I could hear my heart pounding in my ears as I looked at the stream to my left. Wait a minute I thought, wasn’t I on the other side of the stream before? I couldn’t remember.
I was getting confused.
The steam was my point of reference. I followed it thinking it would eventually take me someplace, preferable to a recognizable trail or road, as opposed to unknowingly wandering in circles.
As I walked the stream there were trails that opened to the left of me. I followed some of them for a while, hoping for something recognizable, but always wound up turning back to the safety of the stream.
But now I was even starting to doubt the stream. The clouds had moved in, the sun was no help.
I was lost.
It was 11:54. I had my phone and it had two bars on it, that meant I could make a phone call. That was good, but I didn’t want to think about what it would be like to have to call for help. And what would I say. I’m by a stream next to a tree and a rock? It was embarrassing just thinking about it. I wasn’t that desperate yet.
Jon’s writing class at Pompanuck ended at 12:00. I sometimes went with him and hiked the 800 acres of State Forest in Pompanuck’s back yard with Fate. I was always back before his class was over.
This time I was on a trail I never hiked before. I’d heard it led to an overlook, so I assumed it was a well worn trail. But it was actually overgrown with ferns and small trees. And I can see now I wasn’t paying as much attention as I thought I had been. Because after spending sometime sitting on a tall rock wall at the top of a ridge, I headed back and lost the trail.
There’s no phone reception at Pompanuck so I knew I wouldn’t be able to talk to Jon. But, when I didn’t get back at noon, I thought he might eventually go someplace where he did get reception to see if I left him a message.
Even though I was still lost, I now had a plan.
I realized by that following the stream wasn’t a good idea. I would turn back the way I came and follow the stream to the place where I saw the old campfire then find the big dead pine. The one I had to climb over, the last place I remembered before taking a wrong turn.
At 12:00 I left Jon a message. I was feeling confident. My message was lighthearted. The last thing I wanted was have any hint of panic in my voice. I got off the trail, I said but would be back in a bit. We’re fine. I knew he’d be worried but the best thing I could do was to get back as quickly as possible.
My feet were wet from crossing the small streams along the way and my leggings were ripped from brambles, but I hardly noticed.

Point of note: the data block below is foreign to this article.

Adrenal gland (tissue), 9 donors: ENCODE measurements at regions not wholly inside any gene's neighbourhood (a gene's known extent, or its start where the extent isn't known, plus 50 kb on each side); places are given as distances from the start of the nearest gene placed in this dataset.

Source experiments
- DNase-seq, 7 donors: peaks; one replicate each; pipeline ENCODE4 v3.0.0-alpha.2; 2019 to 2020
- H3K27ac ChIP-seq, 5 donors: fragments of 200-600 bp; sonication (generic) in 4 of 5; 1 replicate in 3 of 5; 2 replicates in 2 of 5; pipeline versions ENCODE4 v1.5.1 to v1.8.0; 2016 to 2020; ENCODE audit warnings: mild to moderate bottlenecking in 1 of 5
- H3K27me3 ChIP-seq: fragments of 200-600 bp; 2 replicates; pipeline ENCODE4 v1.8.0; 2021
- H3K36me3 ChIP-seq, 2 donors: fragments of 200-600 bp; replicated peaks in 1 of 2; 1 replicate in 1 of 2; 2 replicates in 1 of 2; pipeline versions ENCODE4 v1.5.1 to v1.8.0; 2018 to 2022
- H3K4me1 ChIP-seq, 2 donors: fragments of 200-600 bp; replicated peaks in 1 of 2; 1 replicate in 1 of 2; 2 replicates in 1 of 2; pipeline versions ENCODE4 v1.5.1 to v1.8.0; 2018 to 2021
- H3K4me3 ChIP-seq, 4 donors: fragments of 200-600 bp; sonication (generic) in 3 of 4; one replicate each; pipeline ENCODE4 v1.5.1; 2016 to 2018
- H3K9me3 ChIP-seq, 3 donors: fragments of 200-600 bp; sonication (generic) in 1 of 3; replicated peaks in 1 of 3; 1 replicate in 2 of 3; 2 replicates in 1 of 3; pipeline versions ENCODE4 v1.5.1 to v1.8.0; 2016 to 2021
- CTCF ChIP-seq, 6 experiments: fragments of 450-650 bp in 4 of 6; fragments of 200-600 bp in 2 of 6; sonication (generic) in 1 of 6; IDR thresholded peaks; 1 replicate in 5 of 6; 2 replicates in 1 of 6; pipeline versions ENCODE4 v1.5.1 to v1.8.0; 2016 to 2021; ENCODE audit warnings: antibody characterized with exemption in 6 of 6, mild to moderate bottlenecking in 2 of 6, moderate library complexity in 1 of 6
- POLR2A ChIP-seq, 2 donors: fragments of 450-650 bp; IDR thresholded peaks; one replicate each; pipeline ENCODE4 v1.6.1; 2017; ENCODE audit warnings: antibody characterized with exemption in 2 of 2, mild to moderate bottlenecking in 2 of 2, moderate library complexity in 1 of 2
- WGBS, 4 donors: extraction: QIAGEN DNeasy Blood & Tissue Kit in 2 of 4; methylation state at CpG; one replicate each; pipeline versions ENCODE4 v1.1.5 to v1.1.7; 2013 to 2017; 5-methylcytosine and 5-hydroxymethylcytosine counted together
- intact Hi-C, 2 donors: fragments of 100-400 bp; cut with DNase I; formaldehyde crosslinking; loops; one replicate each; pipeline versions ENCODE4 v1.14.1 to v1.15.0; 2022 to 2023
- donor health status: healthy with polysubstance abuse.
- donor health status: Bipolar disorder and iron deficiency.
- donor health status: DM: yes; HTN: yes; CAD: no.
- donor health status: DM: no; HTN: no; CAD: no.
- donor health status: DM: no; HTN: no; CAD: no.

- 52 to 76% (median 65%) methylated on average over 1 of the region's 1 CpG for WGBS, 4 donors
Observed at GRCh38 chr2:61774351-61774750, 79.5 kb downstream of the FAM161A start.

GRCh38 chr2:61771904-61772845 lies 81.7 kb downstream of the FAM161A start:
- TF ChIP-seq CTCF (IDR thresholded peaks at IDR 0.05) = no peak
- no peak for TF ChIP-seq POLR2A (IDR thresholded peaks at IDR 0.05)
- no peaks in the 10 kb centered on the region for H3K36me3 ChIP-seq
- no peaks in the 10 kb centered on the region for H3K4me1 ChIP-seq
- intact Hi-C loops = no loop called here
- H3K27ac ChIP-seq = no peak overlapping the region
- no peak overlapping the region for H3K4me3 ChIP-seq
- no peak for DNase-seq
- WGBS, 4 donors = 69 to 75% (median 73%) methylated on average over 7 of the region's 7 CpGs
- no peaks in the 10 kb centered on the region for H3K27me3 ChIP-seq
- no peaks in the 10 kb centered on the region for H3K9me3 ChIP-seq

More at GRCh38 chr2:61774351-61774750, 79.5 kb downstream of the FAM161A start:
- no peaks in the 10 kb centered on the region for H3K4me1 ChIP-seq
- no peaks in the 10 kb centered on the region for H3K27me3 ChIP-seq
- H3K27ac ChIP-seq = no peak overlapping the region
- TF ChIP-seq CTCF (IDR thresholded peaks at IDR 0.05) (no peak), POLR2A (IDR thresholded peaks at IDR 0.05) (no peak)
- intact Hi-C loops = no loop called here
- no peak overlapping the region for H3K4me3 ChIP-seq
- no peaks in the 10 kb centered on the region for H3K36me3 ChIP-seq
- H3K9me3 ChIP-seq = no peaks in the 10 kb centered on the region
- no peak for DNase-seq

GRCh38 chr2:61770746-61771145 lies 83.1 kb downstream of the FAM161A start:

I’m best with visual landmarks, I don’t have a good sense of direction. When I do get lost, I sometimes think things looks familiar even if I’ve never seen it before. Maybe it’s wishful thinking. My mind offering me a false sense of security. Anything to keep me from panicking.
Fate was with me the whole time. Running up ahead or following behind. And I noticed that when she was following my direction, even if she ran ahead of me, she was different than when we were back tracking.
When we were headed back from where we came from, she had a certain confidence about her. Nose to the ground, she was the leader now, as if she was assuming where I was going to go instead of looking for my direction.
By the time we made it back to the old campfire, I had been lost for about 45 minutes. I came to the big dead pine and climbed over it once again then stood looking. I couldn’t see any sign of the path I had taken in. I had already taken so many wrong turns, backtracked so many times, I decided it was time to give Fate a chance to get us back.
“Okay Fate,” I said, “let’s go home”.
And I followed her.
I didn’t recognize where we were till we came to the clearing of ferns. There was the little stream with the log halfway across it. It took us about ten minutes to get there and now we were just another ten minutes from Pompanuck.
Back at the pine tree, I had no idea we were so close to Pompanuck.
Ever since I started hiking alone, I’ve always been afraid of getting lost in the woods. I usually only go on well-marked trails or have good maps that I follow closely.
This time I had neither.
What was different was that I wasn’t afraid to try. In the past I never would have gone as far as I did. There was something exhilarating about finding my back after getting lost. Making the decision to trust Fate. It’s as if I conquered a long-held fear.
And that’s different too. In the past this experience would have frightened me not to do it again. Now I want to go back. See where I went wrong. Try it again. I’d do it different this time. I’d have more of a sense of the place since I’ve been there before. I wouldn’t go as far before back tracking. I’d take a compass with me. And I’d be more inclined to trust Fate sooner.